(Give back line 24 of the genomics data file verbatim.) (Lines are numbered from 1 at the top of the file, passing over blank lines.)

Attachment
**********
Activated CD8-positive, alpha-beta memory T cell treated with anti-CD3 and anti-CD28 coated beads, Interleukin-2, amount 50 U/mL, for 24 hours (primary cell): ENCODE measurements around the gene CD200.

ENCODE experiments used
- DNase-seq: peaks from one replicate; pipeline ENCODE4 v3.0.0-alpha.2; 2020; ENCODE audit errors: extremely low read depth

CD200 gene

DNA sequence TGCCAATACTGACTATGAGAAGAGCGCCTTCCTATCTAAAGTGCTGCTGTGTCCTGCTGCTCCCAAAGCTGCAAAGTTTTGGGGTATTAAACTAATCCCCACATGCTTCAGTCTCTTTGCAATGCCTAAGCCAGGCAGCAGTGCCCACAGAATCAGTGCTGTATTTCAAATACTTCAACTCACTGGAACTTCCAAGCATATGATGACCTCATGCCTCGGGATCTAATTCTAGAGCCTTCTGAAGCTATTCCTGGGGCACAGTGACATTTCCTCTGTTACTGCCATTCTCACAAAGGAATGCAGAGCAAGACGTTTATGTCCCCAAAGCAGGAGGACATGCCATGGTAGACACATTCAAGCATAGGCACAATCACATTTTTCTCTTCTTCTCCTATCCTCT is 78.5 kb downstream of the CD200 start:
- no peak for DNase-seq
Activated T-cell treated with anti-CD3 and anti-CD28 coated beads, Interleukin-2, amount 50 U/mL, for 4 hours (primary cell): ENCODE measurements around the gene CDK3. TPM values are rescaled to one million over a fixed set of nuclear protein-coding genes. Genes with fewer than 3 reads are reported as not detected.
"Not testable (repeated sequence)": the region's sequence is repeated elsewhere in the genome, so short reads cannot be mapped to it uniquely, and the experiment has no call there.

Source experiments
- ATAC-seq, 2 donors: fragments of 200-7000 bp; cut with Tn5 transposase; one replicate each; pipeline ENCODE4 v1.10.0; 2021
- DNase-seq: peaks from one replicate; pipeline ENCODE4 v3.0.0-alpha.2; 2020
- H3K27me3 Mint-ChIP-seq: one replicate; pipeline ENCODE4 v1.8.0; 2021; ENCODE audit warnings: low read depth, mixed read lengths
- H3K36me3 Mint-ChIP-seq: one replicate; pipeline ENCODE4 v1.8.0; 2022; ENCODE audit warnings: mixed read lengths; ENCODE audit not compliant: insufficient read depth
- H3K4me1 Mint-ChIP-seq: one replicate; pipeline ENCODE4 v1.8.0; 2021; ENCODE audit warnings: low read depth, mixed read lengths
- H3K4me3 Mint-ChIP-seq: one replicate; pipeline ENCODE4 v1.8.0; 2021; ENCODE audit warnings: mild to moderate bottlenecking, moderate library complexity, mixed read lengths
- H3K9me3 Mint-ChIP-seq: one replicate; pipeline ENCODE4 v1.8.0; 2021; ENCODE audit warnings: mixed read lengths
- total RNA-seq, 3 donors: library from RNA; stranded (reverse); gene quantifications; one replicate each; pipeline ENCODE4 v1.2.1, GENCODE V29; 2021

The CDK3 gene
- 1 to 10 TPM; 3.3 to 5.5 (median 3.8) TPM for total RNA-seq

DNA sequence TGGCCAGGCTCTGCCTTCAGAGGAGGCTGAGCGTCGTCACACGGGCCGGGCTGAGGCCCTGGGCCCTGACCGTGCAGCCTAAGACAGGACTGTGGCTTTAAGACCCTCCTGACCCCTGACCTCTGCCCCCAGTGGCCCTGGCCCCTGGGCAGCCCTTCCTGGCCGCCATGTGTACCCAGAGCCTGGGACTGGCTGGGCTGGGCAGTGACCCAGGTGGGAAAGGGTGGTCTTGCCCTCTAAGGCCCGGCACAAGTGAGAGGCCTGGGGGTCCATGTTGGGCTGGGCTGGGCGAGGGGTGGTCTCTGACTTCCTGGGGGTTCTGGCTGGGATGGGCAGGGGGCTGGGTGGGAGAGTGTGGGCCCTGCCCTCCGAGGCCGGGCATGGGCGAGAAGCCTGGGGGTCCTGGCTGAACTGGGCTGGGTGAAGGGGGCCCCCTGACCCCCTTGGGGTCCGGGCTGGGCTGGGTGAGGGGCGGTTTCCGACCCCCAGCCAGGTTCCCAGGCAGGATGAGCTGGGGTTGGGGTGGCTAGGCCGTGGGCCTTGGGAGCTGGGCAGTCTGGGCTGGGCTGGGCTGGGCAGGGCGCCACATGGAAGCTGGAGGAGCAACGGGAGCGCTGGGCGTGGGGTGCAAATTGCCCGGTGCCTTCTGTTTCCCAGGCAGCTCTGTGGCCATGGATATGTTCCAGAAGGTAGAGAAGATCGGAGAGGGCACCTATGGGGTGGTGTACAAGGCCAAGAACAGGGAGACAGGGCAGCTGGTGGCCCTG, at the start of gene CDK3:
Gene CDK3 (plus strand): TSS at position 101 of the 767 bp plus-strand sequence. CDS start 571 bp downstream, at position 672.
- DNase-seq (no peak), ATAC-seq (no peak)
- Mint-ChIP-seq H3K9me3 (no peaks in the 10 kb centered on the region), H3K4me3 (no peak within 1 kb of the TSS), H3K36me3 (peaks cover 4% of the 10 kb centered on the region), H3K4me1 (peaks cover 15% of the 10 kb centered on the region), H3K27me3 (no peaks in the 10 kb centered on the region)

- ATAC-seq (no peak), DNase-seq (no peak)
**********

- ATAC-seq (no peak), DNase-seq (no peak)